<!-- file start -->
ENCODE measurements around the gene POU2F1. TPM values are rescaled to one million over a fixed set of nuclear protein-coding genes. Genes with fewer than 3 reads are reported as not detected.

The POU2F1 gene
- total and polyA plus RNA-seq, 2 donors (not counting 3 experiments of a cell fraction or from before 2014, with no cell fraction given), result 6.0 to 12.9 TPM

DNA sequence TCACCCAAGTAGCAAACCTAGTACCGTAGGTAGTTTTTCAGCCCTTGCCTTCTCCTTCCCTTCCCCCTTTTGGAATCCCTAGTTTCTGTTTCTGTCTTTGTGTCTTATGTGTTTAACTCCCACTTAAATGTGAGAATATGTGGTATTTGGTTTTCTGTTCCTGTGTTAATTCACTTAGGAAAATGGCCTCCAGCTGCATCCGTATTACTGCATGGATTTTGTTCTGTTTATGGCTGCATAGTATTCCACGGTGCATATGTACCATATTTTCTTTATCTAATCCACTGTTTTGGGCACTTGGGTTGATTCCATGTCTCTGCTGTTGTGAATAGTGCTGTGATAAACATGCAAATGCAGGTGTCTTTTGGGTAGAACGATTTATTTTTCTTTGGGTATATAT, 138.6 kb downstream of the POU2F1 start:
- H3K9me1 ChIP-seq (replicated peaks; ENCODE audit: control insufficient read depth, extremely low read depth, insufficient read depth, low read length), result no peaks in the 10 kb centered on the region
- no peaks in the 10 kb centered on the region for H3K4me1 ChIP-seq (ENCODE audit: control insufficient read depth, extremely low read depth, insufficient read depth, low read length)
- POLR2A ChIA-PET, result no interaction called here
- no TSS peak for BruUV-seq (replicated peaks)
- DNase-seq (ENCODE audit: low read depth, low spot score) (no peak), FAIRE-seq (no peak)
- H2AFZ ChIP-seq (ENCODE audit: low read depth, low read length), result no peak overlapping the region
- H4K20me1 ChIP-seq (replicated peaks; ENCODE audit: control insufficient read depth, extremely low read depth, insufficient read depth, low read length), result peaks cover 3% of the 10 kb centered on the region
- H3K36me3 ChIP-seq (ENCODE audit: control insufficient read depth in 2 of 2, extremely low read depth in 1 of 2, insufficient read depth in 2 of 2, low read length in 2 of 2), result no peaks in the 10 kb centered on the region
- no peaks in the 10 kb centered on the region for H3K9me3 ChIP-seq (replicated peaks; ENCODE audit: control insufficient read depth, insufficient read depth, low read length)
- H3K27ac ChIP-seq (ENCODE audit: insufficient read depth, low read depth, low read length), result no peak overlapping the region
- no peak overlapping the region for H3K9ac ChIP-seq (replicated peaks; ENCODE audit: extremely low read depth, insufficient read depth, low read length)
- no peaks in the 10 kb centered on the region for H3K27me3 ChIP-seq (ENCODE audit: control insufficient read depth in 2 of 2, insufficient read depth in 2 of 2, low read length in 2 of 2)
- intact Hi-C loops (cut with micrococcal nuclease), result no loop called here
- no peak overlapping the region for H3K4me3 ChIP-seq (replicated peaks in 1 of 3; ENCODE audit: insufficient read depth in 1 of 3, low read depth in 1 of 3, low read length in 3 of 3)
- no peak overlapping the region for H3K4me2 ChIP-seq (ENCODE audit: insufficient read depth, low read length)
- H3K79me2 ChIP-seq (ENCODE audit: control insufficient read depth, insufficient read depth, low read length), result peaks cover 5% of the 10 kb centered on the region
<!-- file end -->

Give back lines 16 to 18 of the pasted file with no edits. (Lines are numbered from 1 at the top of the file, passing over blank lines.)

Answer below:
- no peaks in the 10 kb centered on the region for H3K27me3 ChIP-seq (ENCODE audit: control insufficient read depth in 2 of 2, insufficient read depth in 2 of 2, low read length in 2 of 2)
- intact Hi-C loops (cut with micrococcal nuclease), result no loop called here
- no peak overlapping the region for H3K4me3 ChIP-seq (replicated peaks in 1 of 3; ENCODE audit: insufficient read depth in 1 of 3, low read depth in 1 of 3, low read length in 3 of 3)